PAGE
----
For a while I’ve been working on a project I haven’t wanted to be specific about, but what the hell. The deal is, I’ve been revising the Twenty Palaces prequel (cleverly titled Twenty Palaces) in the hopes of…
Actually, I’m not sure what I’m going to do with it. When I review what’s coming up this summer, I don’t really see a window when I could release it independently (unless I was intent on messing up Del Rey’s plans for the summer–more on that later). Maybe this fall?
Anyway, I’ve been working like crazy on the book, cleaning it up and fixing the story. The scene where Ray creates the ghost knife! His first meeting with Annalise! What exactly he did that made her hate him sooooo much!
It’s been fun, and it’s been instructional to see how screwed up this book really is. Sorry, everyone I ever queried about this! At some point, I’ll have to write a new story of how I got an agent and landed my contract, because now that I’ve seen the book that didn’t sell, I know I’ve been telling the story all wrong.
6 thoughts on “A quick note about Twenty Palaces books”
You write it, I’ll buy it. Just sayin’.
Roger Zelazny would always remove a scene from his novels. That intentional hiccup added something indefinable to the story. 20 Palaces is kind of like that.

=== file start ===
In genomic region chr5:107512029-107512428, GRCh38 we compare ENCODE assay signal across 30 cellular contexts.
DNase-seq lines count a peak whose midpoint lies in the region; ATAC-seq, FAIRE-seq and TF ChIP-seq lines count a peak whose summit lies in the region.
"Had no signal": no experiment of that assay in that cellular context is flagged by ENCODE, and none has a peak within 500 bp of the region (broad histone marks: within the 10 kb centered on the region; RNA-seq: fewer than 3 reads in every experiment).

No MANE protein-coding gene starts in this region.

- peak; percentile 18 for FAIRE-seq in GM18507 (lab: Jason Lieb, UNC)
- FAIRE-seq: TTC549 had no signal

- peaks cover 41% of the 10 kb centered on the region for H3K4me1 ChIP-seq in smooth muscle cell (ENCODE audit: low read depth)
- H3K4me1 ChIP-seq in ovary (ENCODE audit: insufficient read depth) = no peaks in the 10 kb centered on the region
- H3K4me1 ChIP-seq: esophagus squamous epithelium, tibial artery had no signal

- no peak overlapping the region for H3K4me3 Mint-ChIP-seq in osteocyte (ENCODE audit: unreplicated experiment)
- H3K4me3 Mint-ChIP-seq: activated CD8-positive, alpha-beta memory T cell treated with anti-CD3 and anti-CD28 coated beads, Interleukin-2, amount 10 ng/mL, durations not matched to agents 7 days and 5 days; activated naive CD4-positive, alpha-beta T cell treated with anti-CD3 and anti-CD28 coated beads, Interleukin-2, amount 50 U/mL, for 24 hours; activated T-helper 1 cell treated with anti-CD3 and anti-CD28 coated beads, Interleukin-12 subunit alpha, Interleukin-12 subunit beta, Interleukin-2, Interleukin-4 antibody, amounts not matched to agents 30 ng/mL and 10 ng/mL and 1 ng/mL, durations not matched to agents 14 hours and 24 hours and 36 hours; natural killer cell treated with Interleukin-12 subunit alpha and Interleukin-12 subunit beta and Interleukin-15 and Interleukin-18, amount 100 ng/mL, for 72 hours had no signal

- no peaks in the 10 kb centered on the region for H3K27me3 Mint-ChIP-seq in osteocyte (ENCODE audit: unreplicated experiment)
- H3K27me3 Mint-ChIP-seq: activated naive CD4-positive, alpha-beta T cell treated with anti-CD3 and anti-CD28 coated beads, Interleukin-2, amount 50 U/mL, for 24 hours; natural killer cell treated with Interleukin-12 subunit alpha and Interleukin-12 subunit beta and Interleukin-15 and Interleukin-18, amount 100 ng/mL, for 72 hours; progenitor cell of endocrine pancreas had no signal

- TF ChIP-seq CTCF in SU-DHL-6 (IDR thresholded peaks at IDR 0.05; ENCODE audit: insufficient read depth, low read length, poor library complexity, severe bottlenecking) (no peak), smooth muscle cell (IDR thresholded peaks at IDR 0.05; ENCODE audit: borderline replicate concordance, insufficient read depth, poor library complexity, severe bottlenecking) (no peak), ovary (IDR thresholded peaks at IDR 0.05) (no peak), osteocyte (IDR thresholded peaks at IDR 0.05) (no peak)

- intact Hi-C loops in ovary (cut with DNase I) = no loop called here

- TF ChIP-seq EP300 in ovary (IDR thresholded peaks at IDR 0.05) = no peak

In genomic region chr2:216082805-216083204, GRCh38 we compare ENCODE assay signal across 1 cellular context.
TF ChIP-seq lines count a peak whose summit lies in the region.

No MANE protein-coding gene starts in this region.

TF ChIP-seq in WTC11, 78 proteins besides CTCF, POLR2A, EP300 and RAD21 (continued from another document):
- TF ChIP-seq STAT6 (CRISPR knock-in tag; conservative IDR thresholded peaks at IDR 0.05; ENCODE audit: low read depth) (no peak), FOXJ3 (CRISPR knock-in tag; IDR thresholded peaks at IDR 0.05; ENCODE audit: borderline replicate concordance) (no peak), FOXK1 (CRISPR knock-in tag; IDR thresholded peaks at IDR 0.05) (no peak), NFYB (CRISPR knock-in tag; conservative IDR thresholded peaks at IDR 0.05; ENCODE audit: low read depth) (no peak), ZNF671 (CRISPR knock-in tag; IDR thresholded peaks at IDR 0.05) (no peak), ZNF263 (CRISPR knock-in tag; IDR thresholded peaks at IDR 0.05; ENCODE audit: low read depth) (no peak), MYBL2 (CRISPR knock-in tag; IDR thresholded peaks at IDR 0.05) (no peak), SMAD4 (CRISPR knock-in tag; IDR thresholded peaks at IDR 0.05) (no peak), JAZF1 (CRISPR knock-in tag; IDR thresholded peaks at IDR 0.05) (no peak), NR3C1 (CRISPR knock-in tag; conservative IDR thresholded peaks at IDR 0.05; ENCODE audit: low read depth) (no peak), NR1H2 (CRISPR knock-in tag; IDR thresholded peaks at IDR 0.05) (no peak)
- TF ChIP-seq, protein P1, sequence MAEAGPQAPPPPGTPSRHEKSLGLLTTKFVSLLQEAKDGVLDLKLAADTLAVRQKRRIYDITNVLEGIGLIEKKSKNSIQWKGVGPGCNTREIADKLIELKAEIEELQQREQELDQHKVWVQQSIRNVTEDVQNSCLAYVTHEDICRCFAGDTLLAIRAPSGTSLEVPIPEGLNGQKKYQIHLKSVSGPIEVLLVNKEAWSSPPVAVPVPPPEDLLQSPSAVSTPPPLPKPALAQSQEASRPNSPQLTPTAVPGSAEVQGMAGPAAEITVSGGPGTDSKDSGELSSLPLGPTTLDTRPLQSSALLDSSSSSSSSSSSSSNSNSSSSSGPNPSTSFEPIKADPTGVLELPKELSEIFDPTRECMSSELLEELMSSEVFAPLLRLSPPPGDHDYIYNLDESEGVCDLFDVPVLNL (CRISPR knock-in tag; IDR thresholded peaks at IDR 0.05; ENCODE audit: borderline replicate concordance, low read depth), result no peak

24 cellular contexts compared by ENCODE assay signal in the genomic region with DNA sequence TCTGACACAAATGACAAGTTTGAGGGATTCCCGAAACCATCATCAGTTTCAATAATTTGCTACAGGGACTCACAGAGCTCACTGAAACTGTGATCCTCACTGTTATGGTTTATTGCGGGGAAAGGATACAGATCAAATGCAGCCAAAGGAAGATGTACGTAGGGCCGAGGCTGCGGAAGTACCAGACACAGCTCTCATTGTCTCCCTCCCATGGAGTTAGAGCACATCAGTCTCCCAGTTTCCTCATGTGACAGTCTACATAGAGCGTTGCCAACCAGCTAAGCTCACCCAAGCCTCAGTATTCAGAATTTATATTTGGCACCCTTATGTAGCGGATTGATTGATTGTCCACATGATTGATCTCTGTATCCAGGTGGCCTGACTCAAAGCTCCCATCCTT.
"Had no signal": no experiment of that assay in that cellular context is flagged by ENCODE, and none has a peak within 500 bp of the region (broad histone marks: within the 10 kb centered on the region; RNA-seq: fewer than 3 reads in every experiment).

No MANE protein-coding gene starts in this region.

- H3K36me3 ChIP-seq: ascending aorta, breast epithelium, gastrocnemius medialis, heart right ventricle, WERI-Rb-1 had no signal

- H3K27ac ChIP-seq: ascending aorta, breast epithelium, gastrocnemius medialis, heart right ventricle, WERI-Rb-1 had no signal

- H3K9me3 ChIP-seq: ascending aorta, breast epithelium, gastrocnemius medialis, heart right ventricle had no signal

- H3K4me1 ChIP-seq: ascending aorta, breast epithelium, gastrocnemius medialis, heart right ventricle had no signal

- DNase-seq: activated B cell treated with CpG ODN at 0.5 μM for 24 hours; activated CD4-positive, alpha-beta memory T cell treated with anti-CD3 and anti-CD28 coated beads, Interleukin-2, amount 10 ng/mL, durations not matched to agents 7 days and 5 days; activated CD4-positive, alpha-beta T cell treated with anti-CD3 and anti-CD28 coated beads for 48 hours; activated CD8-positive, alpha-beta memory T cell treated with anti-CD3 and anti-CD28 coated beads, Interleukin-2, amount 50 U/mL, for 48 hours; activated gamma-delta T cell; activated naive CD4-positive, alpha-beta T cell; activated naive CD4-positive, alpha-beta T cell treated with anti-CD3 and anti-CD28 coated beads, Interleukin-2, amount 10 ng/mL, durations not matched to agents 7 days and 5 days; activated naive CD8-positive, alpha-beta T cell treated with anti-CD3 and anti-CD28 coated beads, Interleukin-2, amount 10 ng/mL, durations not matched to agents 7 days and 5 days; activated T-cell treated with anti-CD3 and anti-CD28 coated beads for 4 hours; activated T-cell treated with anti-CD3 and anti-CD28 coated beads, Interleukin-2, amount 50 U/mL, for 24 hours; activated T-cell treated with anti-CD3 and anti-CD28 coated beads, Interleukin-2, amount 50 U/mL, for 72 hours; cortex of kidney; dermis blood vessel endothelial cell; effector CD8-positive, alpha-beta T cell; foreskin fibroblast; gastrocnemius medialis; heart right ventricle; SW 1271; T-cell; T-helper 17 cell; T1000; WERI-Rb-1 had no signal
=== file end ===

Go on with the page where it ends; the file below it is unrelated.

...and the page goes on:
On the other hand, when a certain Famous Author died his son started exposing every mystery leaving nothing implied. Not only was he not nearly the writer his father was, it detracted from the universe.
I’m sure it’s a wonderful story. If you write it, I’ll buy it. But I’m perfectly happy with it not being written. The feeling of coming into a story that’s already in progress is refreshing. The hints and pieces we’ve put together from the two novels so far are already great.
If it turns up for sale somewhere, I’ll be sure to announce it.
Personally, I like that there’s a blank space in their history, but many, many readers hate it. ::shrug::
I enjoy wondering about the back story and trying to piece it together from clues. A world with magic’s going to have a lot left unexplained.
From what I remember of Dan Simmons’ Hyperion series (at least the first two or three books), he never answered a question without raising at least two more. The series was an ongoing explosion of unresolved threads.
I really enjoyed those Simmons books. They were really well done.
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